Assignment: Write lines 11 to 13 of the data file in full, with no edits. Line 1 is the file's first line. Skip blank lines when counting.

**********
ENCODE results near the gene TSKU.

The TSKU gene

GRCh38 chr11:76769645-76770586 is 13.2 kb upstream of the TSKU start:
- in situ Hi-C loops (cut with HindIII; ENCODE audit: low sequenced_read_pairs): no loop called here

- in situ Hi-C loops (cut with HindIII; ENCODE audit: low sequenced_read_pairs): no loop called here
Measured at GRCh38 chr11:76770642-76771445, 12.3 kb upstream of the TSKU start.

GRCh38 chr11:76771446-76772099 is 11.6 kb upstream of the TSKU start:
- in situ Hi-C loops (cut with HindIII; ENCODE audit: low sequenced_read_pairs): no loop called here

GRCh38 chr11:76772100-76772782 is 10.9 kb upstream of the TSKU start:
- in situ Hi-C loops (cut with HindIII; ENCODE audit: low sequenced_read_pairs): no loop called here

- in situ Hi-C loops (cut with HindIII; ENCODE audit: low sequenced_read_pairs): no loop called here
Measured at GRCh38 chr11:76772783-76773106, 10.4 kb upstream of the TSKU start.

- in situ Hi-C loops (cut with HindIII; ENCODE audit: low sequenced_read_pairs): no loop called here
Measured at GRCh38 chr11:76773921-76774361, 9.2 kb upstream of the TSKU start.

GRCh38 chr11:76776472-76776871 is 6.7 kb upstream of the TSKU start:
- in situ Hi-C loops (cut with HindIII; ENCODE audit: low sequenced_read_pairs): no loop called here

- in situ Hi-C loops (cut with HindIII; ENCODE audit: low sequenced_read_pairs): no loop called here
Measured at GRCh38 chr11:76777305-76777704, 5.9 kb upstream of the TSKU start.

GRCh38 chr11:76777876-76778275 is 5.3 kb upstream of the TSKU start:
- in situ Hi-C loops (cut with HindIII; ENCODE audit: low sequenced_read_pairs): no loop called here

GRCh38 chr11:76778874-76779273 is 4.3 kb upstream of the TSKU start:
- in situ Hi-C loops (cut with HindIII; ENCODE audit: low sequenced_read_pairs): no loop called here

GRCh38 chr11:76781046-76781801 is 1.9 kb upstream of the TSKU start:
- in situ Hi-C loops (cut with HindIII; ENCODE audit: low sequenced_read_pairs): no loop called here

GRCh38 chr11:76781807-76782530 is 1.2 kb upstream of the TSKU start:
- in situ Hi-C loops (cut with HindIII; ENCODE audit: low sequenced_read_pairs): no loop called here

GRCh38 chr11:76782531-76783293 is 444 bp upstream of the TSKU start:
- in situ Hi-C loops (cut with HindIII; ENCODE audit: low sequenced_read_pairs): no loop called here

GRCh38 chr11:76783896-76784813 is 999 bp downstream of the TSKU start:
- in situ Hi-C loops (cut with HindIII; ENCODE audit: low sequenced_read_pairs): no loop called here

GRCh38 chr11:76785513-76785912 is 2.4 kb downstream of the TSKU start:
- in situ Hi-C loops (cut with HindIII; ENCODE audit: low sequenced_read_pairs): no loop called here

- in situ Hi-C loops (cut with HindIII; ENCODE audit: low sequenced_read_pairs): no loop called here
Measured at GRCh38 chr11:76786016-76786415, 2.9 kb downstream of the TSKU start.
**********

- in situ Hi-C loops (cut with HindIII; ENCODE audit: low sequenced_read_pairs): no loop called here
Measured at GRCh38 chr11:76772783-76773106, 10.4 kb upstream of the TSKU start.

- in situ Hi-C loops (cut with HindIII; ENCODE audit: low sequenced_read_pairs): no loop called here